At least 1,260 individuals appear to have erroneously claimed about $1.8 million in Health Coverage Tax Credits on their 2007 returns.

A report by the Treasury Department’s Inspector General for Tax Administration also found that 72 percent of the tax year 2006 individual tax returns that it sampled did not have the necessary documentation attached for purposes of claiming the HCTC. The tax credit is intended to make health coverage more affordable for certain groups of people who might otherwise not be insured.

TIGTA concluded that improvements are needed to ensure that individuals claiming the HCTC on their tax returns accurately compute the credit. It recommended that the IRS implement a process to identify inaccurate HCTC claims at the time a tax return is filed to prevent erroneous refunds from being issued. The IRS should also develop a process to ensure that taxpayers who claim the HCTC on their tax returns provide the required documentation to support their claims.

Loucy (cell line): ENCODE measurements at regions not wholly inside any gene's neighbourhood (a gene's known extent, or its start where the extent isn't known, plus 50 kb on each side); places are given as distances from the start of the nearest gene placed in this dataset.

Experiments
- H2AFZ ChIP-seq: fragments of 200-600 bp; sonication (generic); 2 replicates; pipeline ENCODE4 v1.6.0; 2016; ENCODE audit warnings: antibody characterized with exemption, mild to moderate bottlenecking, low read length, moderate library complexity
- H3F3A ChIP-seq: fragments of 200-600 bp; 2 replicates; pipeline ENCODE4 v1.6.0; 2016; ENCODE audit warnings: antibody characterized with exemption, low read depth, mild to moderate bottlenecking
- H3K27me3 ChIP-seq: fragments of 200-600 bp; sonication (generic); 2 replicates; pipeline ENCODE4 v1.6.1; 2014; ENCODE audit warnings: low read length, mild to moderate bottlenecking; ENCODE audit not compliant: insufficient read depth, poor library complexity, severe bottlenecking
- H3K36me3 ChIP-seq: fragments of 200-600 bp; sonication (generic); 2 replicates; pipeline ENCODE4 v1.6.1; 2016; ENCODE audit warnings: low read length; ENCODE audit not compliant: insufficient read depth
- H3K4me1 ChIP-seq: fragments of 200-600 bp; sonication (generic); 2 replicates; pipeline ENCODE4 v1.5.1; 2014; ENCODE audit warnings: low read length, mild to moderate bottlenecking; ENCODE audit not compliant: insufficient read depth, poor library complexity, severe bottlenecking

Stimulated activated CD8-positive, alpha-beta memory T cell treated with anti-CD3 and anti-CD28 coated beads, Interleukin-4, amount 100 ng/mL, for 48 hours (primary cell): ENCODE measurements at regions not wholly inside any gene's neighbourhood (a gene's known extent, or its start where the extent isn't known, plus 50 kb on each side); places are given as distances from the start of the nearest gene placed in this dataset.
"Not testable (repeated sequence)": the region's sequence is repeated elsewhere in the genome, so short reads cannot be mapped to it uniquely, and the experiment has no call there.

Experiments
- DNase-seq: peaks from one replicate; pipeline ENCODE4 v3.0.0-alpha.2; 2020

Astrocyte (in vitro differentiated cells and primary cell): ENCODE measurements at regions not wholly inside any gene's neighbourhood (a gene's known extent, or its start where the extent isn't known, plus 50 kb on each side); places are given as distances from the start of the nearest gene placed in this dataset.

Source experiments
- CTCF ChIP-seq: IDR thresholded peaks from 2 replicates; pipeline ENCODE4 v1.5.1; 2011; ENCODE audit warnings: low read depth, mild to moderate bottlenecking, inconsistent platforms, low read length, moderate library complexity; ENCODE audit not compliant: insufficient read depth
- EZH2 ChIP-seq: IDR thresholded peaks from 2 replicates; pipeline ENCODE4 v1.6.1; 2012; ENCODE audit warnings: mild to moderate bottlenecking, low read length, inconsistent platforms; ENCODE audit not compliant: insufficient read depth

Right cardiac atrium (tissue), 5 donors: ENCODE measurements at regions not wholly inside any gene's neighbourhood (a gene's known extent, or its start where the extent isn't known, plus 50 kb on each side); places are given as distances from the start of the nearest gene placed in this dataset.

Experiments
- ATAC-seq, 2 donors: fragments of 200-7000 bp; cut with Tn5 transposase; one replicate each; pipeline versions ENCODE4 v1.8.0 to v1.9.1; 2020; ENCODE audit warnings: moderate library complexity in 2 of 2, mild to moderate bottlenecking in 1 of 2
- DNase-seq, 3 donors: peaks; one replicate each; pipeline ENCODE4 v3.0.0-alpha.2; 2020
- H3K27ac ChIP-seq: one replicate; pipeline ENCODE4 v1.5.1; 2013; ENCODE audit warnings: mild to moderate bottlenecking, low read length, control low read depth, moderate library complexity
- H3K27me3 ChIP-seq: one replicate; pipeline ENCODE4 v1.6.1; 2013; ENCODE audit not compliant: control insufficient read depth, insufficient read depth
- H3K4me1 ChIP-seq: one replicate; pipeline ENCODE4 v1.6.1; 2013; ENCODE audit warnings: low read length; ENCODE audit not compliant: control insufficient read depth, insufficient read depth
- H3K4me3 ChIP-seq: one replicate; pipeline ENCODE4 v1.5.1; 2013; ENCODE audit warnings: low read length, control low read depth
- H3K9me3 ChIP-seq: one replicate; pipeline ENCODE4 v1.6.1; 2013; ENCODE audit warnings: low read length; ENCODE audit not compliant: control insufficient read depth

“The IRS’s identification of erroneous Health Coverage Tax Credit claims could put more than $9 million of funds to better use over five years,” said TIGTA Inspector General J. Russell George in a statement. “Developing such a process will improve the effectiveness of the HCTC program as it continues to expand.”

IRS management agreed with TIGTA’s recommendations, but proposed an alternative corrective action. It will identify potentially erroneous claims during processing, program additional error codes, inform taxpayers of their appeal rights, and request that taxpayers provide documentation to prove their claims. TIGTA agreed that the IRS’s proposed alternative corrective action would satisfy the intent of its original recommendation.

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